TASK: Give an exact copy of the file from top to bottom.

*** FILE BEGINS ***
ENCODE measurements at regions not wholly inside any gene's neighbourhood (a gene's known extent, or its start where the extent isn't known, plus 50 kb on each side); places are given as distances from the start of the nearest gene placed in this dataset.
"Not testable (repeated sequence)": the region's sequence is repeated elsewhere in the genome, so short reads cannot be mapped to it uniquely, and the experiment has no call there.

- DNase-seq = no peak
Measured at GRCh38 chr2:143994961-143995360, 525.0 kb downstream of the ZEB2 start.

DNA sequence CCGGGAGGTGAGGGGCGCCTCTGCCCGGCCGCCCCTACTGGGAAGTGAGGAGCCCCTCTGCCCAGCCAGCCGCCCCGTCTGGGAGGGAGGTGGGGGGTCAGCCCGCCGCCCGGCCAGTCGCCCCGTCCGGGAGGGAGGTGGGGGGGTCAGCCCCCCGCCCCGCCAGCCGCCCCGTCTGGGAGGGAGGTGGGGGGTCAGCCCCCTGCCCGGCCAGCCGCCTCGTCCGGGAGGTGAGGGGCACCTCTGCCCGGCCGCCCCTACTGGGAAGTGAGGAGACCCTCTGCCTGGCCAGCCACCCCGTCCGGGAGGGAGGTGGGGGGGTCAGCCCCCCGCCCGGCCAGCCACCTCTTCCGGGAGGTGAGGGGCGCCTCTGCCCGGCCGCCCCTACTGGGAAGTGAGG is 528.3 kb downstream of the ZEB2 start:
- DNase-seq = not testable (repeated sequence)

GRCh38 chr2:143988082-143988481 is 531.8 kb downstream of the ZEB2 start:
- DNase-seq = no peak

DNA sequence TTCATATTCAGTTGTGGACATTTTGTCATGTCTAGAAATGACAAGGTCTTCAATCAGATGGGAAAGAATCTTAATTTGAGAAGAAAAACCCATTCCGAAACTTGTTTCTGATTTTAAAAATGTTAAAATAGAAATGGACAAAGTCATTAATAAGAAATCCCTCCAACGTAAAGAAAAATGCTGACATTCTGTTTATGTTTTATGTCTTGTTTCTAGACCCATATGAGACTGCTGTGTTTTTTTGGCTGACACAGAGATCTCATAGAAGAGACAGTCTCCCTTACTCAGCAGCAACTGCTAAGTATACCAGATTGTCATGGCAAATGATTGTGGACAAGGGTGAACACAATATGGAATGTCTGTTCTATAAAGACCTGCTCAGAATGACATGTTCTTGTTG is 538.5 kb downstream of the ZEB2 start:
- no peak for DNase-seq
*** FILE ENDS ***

ENCODE measurements at regions not wholly inside any gene's neighbourhood (a gene's known extent, or its start where the extent isn't known, plus 50 kb on each side); places are given as distances from the start of the nearest gene placed in this dataset.
"Not testable (repeated sequence)": the region's sequence is repeated elsewhere in the genome, so short reads cannot be mapped to it uniquely, and the experiment has no call there.

- DNase-seq = no peak
Measured at GRCh38 chr2:143994961-143995360, 525.0 kb downstream of the ZEB2 start.

DNA sequence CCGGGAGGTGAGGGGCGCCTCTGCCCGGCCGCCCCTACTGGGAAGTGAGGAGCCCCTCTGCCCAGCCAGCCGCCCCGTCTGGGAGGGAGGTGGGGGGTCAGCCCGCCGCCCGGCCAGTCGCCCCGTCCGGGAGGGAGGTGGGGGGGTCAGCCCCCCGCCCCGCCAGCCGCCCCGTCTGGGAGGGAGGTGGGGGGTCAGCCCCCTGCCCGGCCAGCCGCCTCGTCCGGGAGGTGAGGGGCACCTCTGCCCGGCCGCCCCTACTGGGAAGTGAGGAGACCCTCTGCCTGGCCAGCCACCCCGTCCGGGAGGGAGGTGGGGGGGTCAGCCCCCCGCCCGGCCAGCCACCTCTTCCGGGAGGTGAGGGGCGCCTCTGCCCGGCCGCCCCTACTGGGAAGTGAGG is 528.3 kb downstream of the ZEB2 start:
- DNase-seq = not testable (repeated sequence)

GRCh38 chr2:143988082-143988481 is 531.8 kb downstream of the ZEB2 start:
- DNase-seq = no peak

DNA sequence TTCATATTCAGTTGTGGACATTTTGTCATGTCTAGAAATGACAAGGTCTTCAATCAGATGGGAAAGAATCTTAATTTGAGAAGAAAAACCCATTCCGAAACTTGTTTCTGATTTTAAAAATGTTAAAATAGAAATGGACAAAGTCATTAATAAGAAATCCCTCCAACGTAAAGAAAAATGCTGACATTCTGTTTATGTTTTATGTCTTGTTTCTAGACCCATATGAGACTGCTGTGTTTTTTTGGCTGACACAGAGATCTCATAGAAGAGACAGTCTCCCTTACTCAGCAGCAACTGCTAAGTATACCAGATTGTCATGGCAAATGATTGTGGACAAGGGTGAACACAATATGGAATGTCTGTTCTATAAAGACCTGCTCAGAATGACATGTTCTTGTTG is 538.5 kb downstream of the ZEB2 start:
- no peak for DNase-seq